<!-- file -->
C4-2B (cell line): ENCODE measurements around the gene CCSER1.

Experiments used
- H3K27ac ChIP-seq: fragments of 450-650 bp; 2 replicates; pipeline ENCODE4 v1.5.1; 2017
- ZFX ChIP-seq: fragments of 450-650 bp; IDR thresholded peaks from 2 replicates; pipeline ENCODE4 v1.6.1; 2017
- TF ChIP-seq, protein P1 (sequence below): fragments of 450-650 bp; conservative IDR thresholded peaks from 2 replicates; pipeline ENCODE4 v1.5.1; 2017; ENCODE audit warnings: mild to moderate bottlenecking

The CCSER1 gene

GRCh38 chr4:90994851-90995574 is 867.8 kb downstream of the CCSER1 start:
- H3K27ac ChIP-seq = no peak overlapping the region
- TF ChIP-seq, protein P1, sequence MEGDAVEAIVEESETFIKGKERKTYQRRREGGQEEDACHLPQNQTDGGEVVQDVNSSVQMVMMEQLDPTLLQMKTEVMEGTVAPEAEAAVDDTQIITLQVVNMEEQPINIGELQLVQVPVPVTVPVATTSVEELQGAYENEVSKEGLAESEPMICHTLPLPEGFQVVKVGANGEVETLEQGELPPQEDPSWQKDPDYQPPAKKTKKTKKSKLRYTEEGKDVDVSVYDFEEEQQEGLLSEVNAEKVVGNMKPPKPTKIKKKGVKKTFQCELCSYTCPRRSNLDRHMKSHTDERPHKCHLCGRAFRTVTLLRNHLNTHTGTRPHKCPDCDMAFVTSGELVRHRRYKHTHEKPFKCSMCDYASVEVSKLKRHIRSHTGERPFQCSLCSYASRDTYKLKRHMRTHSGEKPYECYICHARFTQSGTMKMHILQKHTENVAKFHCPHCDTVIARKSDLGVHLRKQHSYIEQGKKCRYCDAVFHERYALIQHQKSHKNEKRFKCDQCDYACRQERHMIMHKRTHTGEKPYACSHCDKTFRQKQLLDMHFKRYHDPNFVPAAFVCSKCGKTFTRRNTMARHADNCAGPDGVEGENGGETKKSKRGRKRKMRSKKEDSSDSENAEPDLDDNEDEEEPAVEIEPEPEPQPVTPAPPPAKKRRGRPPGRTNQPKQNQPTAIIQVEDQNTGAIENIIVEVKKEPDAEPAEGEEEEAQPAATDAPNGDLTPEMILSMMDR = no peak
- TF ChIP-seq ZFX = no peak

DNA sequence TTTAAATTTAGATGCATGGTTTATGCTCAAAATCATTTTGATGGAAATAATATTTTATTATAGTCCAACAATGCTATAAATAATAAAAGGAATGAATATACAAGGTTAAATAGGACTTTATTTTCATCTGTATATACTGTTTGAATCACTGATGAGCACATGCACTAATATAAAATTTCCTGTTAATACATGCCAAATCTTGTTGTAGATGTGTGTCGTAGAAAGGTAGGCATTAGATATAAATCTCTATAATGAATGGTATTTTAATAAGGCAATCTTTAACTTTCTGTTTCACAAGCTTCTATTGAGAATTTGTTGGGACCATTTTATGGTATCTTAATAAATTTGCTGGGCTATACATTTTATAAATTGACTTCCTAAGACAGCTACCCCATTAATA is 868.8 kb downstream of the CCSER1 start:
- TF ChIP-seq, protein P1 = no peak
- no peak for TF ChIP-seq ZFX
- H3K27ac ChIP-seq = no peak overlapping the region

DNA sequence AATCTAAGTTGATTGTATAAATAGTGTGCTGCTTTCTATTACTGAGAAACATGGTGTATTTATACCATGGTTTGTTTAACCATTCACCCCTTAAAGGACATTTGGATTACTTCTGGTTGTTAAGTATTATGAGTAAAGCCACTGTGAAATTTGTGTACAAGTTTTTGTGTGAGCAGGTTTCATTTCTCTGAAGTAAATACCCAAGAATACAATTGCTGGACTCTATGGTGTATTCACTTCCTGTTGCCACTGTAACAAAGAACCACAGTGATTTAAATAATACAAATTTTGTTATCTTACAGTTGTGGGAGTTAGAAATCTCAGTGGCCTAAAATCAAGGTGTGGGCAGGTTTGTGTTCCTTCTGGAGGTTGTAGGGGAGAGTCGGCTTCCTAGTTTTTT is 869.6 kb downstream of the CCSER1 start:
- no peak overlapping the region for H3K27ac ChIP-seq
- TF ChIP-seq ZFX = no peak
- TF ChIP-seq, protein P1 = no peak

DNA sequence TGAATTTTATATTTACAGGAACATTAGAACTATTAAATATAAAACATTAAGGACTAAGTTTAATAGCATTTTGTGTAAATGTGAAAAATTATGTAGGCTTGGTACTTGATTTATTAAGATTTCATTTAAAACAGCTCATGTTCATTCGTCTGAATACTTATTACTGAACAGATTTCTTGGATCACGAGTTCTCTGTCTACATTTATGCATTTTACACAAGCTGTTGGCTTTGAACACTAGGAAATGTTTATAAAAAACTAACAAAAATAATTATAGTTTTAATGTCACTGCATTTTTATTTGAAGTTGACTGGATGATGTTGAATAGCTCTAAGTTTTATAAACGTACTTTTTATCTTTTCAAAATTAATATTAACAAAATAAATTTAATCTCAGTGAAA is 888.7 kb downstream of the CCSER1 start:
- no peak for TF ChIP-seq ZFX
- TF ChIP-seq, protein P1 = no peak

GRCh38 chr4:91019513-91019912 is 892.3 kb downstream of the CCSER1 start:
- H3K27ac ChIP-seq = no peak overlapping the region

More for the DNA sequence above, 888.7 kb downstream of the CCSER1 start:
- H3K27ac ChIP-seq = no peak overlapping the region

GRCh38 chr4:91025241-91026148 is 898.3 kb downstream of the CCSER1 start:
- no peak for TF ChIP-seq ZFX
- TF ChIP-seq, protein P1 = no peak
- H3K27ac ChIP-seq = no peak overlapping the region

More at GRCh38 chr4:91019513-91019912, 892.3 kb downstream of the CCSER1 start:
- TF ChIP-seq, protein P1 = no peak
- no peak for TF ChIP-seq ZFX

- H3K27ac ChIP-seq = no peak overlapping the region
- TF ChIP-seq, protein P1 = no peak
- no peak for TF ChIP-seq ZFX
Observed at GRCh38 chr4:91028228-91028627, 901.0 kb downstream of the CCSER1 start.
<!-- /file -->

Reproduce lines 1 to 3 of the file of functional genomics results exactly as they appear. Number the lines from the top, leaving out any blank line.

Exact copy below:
C4-2B (cell line): ENCODE measurements around the gene CCSER1.

Experiments used
- H3K27ac ChIP-seq: fragments of 450-650 bp; 2 replicates; pipeline ENCODE4 v1.5.1; 2017